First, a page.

-This page acknowledges the artifacts that our group constructed. Below are the pictures of the artifacts along with a summary of their significance in sports and civil rights history..........

Field of Racial Slurs.
This artifact was chosen because it symbolizes the racial slurs and prejudice that athletes in all sports had to endure. We placed the slurs in the crowd to represent the verbal abuse Americans were using against African Americans and others of color. This artifact also shows the discipline and courage that African Americans needed in order to withstand the negative comments. Their nonviolent show of support against racial taunts, has helped to a greater understanding of how terrible racial comments and stereotypes can be.

Tommie Smith's black glove fist
Tommie Smith and John Carlo’s “silent gesture,” or raising of the black gloves is a symbol of black power, liberation and solidarity. After Tommie’s first place and Carlos’ second place finishes at the 1968 Olympics, they raised their fists on the podium with the goal of speaking about civil rights to Americans. Our artifact is the black fist raised by Tommie Smith. We chose this artifact because it signifies the nonviolent ideals first created by Gandhi and MLK Jr. In a pod cast, Tommie Smith says he could never have imagined the extraordinary impact his action has had on sports today. What Smith and Carlos did transformed the way people look at African Americans and others of color. Perhaps, they will be remembered more for their “silent gesture” than their victories at the 1968 Olympics. Today, at San Jose State University, there is a statue of Tommie Smith in his honor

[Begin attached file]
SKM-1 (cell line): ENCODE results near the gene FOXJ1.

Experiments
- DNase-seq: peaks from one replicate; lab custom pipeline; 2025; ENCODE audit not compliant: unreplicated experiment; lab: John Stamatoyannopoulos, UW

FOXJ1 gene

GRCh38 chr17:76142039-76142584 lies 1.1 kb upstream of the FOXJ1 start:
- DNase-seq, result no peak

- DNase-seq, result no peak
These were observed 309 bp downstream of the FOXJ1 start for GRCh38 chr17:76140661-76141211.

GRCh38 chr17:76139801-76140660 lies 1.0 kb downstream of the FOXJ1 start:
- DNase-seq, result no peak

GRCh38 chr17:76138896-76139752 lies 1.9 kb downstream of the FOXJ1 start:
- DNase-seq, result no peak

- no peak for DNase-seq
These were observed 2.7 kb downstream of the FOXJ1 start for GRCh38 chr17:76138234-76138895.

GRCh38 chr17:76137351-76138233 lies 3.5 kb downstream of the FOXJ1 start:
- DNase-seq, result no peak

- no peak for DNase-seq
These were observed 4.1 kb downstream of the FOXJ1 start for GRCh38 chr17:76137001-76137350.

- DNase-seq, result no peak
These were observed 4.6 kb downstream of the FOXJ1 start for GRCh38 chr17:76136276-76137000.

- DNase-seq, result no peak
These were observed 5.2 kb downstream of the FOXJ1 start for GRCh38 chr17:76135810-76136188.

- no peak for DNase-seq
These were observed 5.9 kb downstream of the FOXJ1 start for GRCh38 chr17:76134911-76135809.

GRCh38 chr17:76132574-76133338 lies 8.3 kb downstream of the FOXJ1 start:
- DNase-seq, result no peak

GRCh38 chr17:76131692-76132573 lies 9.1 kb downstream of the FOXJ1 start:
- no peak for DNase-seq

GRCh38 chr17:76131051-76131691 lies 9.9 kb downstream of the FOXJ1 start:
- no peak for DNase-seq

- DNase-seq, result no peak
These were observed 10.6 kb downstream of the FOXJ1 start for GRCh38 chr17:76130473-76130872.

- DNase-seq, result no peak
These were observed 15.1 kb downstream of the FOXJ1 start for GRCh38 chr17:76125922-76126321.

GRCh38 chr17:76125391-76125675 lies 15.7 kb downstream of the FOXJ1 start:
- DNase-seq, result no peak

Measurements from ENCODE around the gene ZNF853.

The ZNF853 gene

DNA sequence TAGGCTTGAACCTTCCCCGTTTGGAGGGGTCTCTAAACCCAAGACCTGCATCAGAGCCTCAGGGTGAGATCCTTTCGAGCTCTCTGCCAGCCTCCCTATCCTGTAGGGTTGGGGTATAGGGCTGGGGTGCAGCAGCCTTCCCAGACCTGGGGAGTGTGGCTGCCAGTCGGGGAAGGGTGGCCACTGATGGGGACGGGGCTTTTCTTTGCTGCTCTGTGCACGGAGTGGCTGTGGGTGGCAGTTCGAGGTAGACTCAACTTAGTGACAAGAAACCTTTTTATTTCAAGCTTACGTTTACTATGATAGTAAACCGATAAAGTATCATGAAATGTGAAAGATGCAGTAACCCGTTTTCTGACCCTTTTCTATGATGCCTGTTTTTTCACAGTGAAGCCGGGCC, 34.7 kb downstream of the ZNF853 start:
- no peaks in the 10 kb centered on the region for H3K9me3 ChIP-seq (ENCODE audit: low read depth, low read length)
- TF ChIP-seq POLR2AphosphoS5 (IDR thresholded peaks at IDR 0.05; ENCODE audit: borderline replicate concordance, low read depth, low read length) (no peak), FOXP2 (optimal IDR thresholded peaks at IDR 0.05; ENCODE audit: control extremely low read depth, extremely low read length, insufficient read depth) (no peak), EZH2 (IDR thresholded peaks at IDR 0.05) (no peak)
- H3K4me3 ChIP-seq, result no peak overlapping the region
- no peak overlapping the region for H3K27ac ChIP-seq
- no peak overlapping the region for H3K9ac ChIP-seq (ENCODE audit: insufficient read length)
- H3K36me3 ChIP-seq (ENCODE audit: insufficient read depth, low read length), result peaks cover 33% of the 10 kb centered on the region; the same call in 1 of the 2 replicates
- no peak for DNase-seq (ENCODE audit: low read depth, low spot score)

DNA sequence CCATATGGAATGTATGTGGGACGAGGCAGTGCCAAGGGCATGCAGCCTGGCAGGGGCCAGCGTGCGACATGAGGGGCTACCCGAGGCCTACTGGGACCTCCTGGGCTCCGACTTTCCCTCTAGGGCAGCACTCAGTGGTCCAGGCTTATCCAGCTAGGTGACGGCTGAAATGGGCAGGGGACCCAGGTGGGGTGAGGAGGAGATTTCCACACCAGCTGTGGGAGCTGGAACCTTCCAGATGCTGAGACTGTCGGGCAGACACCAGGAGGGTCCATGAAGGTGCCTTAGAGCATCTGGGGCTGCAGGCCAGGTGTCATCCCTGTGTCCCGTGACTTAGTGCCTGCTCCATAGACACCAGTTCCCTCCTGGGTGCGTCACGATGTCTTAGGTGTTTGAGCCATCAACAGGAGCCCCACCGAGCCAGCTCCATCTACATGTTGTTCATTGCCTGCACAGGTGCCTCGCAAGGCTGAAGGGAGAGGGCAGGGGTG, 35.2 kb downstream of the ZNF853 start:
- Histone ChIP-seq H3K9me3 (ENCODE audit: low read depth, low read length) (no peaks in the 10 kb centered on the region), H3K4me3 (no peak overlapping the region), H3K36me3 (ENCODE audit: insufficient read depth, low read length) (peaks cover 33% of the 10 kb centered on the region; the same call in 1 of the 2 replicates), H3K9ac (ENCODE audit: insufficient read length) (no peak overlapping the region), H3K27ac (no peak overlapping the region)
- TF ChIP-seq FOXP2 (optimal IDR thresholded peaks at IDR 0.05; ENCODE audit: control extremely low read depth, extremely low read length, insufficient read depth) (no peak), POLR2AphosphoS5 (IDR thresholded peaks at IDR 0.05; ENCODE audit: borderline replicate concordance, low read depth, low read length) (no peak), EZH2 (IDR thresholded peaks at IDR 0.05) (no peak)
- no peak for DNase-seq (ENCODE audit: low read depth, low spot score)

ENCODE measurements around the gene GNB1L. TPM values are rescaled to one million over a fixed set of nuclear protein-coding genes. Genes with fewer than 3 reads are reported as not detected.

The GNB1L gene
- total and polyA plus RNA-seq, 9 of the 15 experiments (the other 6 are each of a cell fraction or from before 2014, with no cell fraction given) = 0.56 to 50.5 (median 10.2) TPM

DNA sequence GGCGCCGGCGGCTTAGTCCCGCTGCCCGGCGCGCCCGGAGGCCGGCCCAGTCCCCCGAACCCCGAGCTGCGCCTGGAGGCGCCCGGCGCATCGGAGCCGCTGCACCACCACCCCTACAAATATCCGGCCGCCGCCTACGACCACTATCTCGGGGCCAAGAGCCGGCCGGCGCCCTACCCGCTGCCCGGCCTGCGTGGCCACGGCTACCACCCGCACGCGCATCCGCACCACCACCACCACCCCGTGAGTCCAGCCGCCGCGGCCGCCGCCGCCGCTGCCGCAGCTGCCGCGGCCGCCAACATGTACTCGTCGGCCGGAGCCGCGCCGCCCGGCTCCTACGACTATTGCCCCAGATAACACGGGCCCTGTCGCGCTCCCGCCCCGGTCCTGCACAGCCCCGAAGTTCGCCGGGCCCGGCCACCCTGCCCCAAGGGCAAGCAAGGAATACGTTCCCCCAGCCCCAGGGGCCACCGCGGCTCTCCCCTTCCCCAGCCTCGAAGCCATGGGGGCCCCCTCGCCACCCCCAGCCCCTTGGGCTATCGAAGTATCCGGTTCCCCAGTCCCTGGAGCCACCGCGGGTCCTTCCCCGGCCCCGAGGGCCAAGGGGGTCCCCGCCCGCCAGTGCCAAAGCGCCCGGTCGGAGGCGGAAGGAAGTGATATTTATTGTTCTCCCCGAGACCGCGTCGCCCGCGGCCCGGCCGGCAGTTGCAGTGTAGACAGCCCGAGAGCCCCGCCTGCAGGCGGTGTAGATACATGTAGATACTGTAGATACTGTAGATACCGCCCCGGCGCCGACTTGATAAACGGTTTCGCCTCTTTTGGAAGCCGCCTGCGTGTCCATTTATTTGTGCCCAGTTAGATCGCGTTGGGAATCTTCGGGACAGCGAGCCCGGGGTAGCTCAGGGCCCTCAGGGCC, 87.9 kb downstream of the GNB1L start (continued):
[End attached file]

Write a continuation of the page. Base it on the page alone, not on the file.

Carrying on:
John Shippen news
The newspaper article about John Shippen is an important and influencial piece of sports and Civil Rights history. When newspapers around the country released this story, the American people realized that blacks could compete with whites in golf at any level. Shippen proved to people that regardless of your skin color or race, you should be treated equally and given the same opportunities. What attracted people to Shippen’s story in the papers was his amazing effort at the 1896 U.S. Open. After fellow pros competing in the Open protested Shippen’s involvement because of skin color, the USGA was forced to step in. Even with all the racial remarks toward Shippen, he was able to continue his golfing career and become the first African American pro golfer. Shippen put these negative remarks aside, and played to a first round score of 78, tying him for the lead. Even though Shippen didn’t win, he left a far more important mark at the 1896 U.S. Open. Newspapers like these gave Shippen more exposer and let the American people know of Shippen’s remarkable effort. Today, his mark on the sport of golf has led other athletes like Tiger Woods and Vijah Sing to participate at the pro level.

Jesse Owens gold medal from 1936 Olympics

In the 1936 Berlin Summer Olympics, Jesse Owens won four gold medals in Track and Field. More importantly he proved to the world that the ideas that Nazi Germany and Adolf Hitler promoted were wrong and unfair. Hitler believed that German athletes would dominate the field and prove to the world the superiority of white athletes. He believed blacks were inferior and could not compete with whites. On August 3, 1936, the day the Olympics began, Owens won the 100m sprint. The next day he followed with a victory in the long jump. His 3rd medal came when he won the 200m sprint. He followed that by winning his 4th and final medal in the 4x100 meter relay. This medal is a significant piece of sports and civil rights history. Overcoming racism, Owens proved to the world that whites were not superior to blacks and that people of color could compete in any sport.

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Jackie Robinson contract.
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Jackie Robinson's contract is a significant artifact in baseball and civil rights history. On August 28, 1945, Robinson was signed by Branch Rickey, the general manager of the Dodgers to a minor league contract. This contract has significance because it represents Jackie Robinsons extraordinary talent and his breaking of baseballs color barrier. After he was signed, Robinson went on to win 1947 rookie of the year and 1949 NL MVP. More importantly, Robinsons transformed the civil rights movement in the U.S. He persevered through all discrimination and has left a legacy on African Americans today that can’t be matched.